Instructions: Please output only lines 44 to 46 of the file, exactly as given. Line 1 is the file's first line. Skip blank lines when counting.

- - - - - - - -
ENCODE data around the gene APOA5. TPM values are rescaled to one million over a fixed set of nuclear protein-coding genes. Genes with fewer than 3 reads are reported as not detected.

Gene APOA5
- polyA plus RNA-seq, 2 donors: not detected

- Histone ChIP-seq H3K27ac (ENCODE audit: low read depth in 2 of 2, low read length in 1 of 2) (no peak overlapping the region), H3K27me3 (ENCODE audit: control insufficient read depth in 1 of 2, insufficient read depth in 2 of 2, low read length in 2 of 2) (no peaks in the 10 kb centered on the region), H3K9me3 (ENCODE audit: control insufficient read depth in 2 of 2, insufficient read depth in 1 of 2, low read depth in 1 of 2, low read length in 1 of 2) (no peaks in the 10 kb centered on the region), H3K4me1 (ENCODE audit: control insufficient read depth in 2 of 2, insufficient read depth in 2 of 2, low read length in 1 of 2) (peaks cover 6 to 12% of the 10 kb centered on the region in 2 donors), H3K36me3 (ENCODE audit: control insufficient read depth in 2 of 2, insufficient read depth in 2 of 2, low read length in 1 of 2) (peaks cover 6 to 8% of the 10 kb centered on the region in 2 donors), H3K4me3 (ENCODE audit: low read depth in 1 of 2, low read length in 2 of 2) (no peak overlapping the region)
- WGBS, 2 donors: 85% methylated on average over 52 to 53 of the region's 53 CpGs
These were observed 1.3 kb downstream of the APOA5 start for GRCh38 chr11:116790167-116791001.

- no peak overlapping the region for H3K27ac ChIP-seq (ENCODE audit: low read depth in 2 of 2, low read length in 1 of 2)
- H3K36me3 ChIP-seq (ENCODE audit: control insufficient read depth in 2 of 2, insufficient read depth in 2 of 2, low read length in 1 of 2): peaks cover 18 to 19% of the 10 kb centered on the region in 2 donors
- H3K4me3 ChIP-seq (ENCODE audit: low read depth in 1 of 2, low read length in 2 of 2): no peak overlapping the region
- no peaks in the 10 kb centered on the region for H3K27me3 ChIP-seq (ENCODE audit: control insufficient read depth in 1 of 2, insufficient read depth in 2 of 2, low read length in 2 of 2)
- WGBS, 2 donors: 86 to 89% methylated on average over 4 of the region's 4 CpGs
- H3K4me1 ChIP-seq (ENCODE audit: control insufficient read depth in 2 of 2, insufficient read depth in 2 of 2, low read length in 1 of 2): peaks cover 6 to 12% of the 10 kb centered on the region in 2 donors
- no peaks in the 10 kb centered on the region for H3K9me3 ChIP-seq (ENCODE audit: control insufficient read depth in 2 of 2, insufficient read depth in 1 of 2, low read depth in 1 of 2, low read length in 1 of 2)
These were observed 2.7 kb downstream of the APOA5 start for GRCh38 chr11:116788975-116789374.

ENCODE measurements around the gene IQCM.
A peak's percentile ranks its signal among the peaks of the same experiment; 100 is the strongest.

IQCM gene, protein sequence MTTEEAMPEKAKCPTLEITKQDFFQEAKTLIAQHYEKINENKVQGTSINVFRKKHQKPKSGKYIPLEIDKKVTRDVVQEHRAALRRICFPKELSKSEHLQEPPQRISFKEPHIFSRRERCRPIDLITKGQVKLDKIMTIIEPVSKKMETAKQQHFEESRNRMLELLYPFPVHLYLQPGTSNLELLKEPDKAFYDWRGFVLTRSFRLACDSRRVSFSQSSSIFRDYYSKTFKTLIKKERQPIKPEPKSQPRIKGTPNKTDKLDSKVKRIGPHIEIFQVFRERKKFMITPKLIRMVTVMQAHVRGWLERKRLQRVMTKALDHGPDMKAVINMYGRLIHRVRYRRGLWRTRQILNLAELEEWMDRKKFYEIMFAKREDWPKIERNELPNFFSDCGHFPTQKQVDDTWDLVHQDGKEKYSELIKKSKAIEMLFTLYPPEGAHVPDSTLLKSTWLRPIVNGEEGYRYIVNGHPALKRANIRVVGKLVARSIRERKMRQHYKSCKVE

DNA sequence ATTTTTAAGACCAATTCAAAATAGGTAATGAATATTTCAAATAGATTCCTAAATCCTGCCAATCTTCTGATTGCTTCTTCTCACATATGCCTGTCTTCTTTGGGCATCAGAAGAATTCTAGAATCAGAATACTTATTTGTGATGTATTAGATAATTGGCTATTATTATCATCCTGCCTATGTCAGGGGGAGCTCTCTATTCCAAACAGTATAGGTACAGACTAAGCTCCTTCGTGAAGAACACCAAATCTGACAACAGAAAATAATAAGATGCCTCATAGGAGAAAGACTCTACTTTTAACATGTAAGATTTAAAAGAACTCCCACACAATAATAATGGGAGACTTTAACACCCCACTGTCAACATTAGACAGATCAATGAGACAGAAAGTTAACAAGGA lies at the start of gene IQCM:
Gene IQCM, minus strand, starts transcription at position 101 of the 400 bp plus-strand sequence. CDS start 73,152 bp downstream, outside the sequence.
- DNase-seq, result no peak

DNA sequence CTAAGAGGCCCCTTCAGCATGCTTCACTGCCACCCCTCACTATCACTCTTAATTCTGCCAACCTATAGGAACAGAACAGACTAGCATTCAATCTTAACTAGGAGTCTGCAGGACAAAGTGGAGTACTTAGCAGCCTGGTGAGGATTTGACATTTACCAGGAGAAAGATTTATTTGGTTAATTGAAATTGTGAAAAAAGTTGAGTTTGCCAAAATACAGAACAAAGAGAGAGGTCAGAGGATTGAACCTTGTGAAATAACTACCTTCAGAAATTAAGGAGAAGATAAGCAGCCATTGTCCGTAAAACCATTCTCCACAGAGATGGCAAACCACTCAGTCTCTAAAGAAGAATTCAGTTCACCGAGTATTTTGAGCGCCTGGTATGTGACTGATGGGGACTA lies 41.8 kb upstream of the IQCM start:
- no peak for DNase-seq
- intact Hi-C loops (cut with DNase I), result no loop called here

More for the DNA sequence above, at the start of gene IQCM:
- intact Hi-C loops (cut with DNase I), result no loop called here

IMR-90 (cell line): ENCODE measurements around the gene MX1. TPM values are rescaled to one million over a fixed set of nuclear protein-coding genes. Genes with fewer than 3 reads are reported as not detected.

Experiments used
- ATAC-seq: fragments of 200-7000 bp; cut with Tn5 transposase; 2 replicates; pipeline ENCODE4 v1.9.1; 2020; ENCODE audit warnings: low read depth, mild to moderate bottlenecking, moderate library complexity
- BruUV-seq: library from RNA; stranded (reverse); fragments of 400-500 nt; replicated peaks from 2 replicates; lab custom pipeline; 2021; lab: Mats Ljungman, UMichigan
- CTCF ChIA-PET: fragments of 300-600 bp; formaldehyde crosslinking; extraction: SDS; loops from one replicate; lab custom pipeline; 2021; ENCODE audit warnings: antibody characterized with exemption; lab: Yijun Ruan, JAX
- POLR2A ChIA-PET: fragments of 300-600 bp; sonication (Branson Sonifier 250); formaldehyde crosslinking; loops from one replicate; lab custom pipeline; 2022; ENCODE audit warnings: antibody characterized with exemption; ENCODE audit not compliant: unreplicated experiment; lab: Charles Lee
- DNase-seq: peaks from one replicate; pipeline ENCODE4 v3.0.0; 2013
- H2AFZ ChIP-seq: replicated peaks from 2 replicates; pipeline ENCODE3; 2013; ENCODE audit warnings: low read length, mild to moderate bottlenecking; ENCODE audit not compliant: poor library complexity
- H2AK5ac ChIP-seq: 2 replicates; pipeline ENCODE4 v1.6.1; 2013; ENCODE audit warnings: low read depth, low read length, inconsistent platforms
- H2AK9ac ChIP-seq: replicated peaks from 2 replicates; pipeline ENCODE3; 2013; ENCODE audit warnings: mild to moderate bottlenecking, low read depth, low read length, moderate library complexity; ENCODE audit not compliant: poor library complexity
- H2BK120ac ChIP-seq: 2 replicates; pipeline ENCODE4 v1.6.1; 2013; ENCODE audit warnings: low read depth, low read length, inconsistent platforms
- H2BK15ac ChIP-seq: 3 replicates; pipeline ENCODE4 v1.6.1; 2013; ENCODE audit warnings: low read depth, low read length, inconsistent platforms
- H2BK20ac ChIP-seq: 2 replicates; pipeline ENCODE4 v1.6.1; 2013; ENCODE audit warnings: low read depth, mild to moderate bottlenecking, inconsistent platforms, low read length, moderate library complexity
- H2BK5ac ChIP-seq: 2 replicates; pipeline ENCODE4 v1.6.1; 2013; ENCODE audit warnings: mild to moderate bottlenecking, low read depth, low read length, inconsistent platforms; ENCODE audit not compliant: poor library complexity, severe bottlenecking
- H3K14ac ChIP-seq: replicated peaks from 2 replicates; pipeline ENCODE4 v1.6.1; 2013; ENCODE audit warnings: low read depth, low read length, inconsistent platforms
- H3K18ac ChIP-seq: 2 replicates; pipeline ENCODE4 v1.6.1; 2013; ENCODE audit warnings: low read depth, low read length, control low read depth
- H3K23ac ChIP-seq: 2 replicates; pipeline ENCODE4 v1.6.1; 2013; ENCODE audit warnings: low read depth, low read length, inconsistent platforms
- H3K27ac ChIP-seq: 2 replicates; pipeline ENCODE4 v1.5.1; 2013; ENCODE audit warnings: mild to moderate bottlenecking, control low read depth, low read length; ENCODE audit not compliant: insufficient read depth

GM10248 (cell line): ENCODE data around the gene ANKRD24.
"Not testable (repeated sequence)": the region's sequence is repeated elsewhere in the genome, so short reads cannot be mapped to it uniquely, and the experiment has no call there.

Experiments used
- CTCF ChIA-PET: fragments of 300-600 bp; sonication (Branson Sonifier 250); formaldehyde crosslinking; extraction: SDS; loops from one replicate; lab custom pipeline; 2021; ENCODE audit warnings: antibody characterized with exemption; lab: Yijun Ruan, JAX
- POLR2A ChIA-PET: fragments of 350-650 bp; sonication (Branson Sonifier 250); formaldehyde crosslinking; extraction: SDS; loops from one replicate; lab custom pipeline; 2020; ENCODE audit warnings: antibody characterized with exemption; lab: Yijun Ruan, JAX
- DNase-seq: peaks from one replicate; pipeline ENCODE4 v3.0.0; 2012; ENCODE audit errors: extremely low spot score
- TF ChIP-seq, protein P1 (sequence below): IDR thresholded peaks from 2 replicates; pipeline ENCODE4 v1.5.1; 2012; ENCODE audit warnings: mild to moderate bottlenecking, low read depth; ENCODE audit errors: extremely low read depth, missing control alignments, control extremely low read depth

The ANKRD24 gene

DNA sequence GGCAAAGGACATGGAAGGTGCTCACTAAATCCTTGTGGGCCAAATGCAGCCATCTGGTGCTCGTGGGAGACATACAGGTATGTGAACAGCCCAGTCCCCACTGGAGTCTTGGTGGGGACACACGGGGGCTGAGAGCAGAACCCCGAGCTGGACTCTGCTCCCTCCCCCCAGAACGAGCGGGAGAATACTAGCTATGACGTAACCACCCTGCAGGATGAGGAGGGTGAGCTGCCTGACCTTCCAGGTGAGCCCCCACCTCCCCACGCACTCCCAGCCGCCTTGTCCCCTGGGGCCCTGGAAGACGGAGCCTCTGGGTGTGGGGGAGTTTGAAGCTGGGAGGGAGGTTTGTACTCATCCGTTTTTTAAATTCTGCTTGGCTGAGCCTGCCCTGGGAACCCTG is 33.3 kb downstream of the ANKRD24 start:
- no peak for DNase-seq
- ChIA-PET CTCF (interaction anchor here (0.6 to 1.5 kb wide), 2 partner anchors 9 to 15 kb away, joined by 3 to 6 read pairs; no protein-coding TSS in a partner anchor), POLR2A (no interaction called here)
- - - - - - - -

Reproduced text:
GM10248 (cell line): ENCODE data around the gene ANKRD24.
"Not testable (repeated sequence)": the region's sequence is repeated elsewhere in the genome, so short reads cannot be mapped to it uniquely, and the experiment has no call there.

Experiments used